- Great low-frequency noise cancelling
- Also interesting for travelers and commuters
- They get hot outdoors in a warm climate
#2 Passive noise reduction earmuffs
In my opinion, the highest-rated earmuffs are the most effective noise blockers of them all, not only as a hearing protector, but also when it comes to everyday noise.
For low-frequency noise, noise cancelling headphones and foam earplugs perform better, but the best earmuffs shine from the lower-mid-frequencies up to the highest frequencies we can hear.
This is the range in which a lot of everyday noise falls in. People’s voices, car horns, clicking keyboards, eating noises… They all are vastly reduced by passive earmuffs.
At home, I wear a pair of 3M Peltor X5A earmuffs nearly every morning to do my meditation and reading.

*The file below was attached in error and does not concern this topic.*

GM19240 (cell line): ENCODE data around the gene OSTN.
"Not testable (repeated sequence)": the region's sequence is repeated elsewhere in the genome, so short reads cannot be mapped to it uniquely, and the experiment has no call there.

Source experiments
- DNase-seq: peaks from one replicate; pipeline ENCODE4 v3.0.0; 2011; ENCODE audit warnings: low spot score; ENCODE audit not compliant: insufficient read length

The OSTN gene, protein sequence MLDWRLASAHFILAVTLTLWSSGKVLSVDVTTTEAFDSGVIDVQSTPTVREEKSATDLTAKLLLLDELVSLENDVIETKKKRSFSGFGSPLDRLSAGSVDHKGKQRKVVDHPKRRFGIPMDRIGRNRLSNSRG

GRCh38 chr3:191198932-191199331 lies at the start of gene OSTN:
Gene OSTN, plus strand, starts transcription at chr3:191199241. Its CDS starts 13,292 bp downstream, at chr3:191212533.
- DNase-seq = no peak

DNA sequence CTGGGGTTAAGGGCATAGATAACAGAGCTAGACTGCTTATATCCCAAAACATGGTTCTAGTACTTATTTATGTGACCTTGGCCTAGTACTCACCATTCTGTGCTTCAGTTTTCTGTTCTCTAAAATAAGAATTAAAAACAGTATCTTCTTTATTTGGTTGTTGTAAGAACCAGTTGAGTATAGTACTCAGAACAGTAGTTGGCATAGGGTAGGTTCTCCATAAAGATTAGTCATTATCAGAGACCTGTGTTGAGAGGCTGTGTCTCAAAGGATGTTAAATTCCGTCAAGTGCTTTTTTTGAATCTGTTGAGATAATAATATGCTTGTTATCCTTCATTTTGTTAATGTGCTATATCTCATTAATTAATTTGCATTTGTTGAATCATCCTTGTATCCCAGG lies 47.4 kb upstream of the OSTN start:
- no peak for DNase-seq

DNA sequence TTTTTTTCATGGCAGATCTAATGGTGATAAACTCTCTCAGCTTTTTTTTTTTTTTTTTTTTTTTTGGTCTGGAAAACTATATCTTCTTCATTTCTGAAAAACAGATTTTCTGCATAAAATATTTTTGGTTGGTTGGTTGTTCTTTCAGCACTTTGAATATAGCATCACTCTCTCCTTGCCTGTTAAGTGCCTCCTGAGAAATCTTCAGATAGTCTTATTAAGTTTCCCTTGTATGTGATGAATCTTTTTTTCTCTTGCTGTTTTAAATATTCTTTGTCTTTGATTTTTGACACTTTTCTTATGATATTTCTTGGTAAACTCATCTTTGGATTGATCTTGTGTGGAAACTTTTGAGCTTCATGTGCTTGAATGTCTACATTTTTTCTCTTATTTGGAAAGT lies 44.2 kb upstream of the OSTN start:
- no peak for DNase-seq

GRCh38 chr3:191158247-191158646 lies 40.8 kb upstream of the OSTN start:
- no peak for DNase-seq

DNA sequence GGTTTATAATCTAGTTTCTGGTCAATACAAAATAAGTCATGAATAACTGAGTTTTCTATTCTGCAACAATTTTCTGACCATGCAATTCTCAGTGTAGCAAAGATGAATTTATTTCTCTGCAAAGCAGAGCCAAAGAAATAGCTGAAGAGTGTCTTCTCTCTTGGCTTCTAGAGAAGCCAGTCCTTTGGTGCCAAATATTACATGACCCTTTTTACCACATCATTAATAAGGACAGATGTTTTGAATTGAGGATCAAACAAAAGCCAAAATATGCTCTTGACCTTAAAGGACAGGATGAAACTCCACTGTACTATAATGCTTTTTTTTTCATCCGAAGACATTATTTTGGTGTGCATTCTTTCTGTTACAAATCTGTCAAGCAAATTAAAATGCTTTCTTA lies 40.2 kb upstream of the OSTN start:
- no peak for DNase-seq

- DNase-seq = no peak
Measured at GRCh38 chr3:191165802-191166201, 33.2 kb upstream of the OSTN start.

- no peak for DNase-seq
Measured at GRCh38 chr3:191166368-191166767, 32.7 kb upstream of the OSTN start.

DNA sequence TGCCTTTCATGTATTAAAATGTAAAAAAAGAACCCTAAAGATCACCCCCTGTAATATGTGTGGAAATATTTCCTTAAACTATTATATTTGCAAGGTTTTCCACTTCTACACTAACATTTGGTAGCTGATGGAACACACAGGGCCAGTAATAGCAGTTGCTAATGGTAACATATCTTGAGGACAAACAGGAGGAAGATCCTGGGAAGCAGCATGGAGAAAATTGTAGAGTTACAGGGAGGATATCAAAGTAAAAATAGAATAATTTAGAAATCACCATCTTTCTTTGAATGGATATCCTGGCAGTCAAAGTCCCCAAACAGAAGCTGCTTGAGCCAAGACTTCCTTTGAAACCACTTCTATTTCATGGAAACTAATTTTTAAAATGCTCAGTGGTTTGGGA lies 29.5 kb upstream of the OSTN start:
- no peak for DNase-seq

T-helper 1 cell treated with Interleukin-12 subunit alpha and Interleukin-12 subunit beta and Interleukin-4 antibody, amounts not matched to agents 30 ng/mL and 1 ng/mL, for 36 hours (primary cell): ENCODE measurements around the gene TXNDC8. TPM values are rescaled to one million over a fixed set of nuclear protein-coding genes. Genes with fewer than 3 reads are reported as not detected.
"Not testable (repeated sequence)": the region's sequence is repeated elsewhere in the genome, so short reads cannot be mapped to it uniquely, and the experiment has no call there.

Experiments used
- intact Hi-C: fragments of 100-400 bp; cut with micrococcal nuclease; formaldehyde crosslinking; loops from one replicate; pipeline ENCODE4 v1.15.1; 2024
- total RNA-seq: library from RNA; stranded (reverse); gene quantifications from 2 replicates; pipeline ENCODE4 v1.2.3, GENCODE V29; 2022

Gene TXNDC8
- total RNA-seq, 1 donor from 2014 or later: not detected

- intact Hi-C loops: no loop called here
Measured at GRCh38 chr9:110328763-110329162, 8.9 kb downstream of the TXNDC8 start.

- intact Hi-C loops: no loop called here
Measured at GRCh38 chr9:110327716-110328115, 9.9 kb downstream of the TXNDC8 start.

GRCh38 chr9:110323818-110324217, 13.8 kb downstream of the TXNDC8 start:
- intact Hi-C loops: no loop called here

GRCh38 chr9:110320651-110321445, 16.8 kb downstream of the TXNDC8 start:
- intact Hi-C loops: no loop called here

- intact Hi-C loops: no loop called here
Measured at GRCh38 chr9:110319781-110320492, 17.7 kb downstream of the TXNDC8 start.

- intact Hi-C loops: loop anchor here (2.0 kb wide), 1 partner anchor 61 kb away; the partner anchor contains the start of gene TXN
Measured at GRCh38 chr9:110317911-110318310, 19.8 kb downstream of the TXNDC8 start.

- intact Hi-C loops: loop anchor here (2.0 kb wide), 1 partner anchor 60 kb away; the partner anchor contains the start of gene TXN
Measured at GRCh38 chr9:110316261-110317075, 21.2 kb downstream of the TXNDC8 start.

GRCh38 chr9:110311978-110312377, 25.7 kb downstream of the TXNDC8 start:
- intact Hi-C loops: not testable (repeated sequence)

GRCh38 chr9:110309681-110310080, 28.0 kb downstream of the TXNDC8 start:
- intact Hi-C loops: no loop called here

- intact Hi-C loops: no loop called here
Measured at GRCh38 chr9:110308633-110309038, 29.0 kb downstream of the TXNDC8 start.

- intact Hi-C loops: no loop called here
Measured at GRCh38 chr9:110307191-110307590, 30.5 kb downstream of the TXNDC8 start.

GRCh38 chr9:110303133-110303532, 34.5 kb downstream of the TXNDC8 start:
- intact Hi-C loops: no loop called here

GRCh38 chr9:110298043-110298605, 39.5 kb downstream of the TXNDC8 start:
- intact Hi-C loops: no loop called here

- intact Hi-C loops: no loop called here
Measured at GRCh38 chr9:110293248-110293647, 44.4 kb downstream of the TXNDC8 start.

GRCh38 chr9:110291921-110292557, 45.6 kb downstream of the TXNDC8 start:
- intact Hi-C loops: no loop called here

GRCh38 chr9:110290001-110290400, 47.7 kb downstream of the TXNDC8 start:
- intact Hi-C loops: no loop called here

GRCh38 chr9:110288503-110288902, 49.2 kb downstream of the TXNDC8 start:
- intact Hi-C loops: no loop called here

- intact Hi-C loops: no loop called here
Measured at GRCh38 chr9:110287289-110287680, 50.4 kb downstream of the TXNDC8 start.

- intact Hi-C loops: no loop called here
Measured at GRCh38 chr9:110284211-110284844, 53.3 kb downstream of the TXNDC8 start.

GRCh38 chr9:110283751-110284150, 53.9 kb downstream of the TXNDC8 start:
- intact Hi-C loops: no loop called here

When I just want to reduce the noise around me by as much as possible (without playing white noise or music), the X5A are as good as it gets.
So far, noise cancelling headphones don’t outperform these muffs.
If you are looking for an economical solution to block noise while working in an office or studying, give earmuffs a try.
If you are looking for a light solution for yourself or your child, consider the Peltor Optime 98 earmuffs. They are less effective, but still good enough for many situations.
Over time, I have tried a lot of different noise reduction earmuffs for various purposes, and I have written a detailed review introducing my favorite passive noise cancelling earmuffs.
Why are these earmuffs not ranked at number one in my list?
To provide their exceptional noise reduction, earmuffs’ headbands have to exert quite a bit more clamping force than those of noise cancelling headphones.
I can accept this additional headband pressure for several hours and it is not a big issue for me.